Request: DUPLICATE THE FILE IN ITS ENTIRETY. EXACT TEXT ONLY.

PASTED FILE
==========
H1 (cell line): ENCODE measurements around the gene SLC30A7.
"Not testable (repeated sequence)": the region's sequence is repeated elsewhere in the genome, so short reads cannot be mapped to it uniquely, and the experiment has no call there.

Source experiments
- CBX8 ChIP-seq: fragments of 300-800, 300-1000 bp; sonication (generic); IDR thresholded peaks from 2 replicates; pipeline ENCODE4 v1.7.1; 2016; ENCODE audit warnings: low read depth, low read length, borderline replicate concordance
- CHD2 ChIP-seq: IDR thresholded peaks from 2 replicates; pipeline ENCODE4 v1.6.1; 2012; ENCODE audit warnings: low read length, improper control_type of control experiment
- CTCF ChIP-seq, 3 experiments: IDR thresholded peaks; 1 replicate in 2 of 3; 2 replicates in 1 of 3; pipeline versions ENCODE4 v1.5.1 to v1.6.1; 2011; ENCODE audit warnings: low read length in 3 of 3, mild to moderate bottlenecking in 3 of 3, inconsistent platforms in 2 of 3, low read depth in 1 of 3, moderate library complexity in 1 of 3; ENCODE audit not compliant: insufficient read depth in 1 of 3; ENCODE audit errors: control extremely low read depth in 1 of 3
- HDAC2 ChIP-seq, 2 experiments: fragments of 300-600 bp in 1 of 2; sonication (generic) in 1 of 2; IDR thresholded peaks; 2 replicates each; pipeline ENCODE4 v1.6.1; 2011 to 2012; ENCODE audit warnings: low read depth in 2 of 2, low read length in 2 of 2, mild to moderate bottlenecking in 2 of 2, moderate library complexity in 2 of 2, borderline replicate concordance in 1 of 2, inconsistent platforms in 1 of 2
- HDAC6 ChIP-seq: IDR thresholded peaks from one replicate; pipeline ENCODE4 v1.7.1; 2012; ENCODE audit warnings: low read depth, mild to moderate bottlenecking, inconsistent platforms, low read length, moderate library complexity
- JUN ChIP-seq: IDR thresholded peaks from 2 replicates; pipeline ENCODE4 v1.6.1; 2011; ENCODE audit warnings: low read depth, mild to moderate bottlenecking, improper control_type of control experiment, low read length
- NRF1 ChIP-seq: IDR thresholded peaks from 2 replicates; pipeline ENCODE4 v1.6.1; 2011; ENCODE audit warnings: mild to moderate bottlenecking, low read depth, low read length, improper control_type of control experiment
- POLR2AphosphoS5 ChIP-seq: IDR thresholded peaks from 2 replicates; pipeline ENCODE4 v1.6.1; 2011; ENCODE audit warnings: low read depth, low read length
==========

H1 (cell line): ENCODE measurements around the gene SLC30A7.
"Not testable (repeated sequence)": the region's sequence is repeated elsewhere in the genome, so short reads cannot be mapped to it uniquely, and the experiment has no call there.

Source experiments
- CBX8 ChIP-seq: fragments of 300-800, 300-1000 bp; sonication (generic); IDR thresholded peaks from 2 replicates; pipeline ENCODE4 v1.7.1; 2016; ENCODE audit warnings: low read depth, low read length, borderline replicate concordance
- CHD2 ChIP-seq: IDR thresholded peaks from 2 replicates; pipeline ENCODE4 v1.6.1; 2012; ENCODE audit warnings: low read length, improper control_type of control experiment
- CTCF ChIP-seq, 3 experiments: IDR thresholded peaks; 1 replicate in 2 of 3; 2 replicates in 1 of 3; pipeline versions ENCODE4 v1.5.1 to v1.6.1; 2011; ENCODE audit warnings: low read length in 3 of 3, mild to moderate bottlenecking in 3 of 3, inconsistent platforms in 2 of 3, low read depth in 1 of 3, moderate library complexity in 1 of 3; ENCODE audit not compliant: insufficient read depth in 1 of 3; ENCODE audit errors: control extremely low read depth in 1 of 3
- HDAC2 ChIP-seq, 2 experiments: fragments of 300-600 bp in 1 of 2; sonication (generic) in 1 of 2; IDR thresholded peaks; 2 replicates each; pipeline ENCODE4 v1.6.1; 2011 to 2012; ENCODE audit warnings: low read depth in 2 of 2, low read length in 2 of 2, mild to moderate bottlenecking in 2 of 2, moderate library complexity in 2 of 2, borderline replicate concordance in 1 of 2, inconsistent platforms in 1 of 2
- HDAC6 ChIP-seq: IDR thresholded peaks from one replicate; pipeline ENCODE4 v1.7.1; 2012; ENCODE audit warnings: low read depth, mild to moderate bottlenecking, inconsistent platforms, low read length, moderate library complexity
- JUN ChIP-seq: IDR thresholded peaks from 2 replicates; pipeline ENCODE4 v1.6.1; 2011; ENCODE audit warnings: low read depth, mild to moderate bottlenecking, improper control_type of control experiment, low read length
- NRF1 ChIP-seq: IDR thresholded peaks from 2 replicates; pipeline ENCODE4 v1.6.1; 2011; ENCODE audit warnings: mild to moderate bottlenecking, low read depth, low read length, improper control_type of control experiment
- POLR2AphosphoS5 ChIP-seq: IDR thresholded peaks from 2 replicates; pipeline ENCODE4 v1.6.1; 2011; ENCODE audit warnings: low read depth, low read length